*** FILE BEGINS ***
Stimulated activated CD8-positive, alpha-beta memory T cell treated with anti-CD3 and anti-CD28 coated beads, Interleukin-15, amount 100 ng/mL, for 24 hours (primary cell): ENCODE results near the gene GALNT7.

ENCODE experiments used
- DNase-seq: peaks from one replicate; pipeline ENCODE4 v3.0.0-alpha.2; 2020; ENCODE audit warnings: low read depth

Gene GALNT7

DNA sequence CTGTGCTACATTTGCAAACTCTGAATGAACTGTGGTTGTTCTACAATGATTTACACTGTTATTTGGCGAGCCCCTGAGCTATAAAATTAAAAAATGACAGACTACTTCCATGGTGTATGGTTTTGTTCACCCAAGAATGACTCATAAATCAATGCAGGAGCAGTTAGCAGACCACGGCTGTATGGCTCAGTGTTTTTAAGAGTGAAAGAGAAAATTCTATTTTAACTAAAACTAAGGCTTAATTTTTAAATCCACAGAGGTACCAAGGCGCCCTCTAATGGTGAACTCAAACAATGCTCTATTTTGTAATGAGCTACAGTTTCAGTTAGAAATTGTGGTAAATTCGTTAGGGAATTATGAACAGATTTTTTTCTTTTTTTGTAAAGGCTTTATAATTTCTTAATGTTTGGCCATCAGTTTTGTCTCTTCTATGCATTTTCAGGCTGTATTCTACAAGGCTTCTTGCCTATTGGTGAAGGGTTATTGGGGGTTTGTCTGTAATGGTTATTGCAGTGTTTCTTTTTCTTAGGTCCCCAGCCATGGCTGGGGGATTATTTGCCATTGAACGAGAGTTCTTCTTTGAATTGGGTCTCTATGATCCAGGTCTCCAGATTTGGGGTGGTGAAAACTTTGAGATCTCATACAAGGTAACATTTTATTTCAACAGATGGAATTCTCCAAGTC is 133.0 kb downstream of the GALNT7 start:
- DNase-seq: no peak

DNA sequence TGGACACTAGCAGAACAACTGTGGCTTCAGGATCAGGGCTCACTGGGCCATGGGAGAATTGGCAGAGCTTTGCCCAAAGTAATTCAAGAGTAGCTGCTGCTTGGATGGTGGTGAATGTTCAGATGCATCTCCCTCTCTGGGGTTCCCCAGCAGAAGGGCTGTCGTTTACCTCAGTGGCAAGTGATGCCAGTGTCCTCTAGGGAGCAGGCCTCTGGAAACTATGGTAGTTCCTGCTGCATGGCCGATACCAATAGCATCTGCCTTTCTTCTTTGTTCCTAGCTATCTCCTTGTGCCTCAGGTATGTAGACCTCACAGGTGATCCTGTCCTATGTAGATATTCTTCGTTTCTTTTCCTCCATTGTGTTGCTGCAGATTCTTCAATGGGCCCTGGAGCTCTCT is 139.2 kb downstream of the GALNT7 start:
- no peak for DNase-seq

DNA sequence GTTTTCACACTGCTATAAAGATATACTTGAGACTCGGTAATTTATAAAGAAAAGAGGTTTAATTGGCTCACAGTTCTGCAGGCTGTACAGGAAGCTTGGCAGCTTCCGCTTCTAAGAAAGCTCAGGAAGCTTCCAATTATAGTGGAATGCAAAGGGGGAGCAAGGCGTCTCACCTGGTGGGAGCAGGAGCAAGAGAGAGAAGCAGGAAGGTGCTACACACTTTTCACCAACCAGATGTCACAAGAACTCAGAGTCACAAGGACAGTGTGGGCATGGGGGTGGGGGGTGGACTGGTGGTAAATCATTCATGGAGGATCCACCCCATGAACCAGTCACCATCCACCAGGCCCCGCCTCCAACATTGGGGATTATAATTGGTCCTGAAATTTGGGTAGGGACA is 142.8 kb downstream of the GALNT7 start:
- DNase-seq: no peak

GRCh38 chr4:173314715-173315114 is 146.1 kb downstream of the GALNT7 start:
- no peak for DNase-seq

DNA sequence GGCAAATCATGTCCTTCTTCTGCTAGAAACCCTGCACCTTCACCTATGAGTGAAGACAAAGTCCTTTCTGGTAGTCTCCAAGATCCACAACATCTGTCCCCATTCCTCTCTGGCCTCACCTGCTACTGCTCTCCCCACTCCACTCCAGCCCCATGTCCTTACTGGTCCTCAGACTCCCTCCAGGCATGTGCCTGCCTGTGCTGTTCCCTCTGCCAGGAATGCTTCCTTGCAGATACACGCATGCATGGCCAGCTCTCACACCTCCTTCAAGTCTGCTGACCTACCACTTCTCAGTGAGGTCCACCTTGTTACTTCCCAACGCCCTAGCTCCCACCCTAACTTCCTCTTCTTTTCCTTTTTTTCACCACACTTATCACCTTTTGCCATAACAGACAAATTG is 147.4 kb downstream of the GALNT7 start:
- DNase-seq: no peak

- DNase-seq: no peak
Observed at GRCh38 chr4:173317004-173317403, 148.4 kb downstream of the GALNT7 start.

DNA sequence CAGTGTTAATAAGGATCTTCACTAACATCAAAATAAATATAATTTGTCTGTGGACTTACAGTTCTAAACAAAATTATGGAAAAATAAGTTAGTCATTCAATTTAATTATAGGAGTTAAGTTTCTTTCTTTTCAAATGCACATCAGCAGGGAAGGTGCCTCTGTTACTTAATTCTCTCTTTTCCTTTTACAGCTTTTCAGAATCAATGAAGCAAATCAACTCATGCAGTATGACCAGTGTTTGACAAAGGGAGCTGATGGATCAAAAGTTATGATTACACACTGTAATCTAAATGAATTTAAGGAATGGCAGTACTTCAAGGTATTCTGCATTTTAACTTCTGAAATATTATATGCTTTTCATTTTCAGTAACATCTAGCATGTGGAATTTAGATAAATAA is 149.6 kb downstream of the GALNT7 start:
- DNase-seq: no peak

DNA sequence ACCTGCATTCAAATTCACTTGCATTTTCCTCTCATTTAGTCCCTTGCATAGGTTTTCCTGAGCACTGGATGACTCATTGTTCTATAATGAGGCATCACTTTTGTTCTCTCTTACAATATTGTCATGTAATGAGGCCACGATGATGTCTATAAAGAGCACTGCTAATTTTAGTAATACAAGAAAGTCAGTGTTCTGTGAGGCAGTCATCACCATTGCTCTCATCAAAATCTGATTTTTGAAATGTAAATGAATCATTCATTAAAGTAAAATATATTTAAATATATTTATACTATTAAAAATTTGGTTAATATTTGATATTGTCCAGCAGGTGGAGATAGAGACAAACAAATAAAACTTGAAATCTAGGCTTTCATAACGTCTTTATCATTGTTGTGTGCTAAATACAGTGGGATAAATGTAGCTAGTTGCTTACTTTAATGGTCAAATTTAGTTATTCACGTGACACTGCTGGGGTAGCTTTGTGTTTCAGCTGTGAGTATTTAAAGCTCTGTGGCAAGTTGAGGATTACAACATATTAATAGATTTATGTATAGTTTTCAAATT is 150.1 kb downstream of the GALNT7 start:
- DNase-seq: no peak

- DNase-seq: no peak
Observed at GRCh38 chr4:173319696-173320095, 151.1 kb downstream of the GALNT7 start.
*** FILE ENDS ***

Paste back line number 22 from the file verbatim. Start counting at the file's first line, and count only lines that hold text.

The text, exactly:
Observed at GRCh38 chr4:173319696-173320095, 151.1 kb downstream of the GALNT7 start.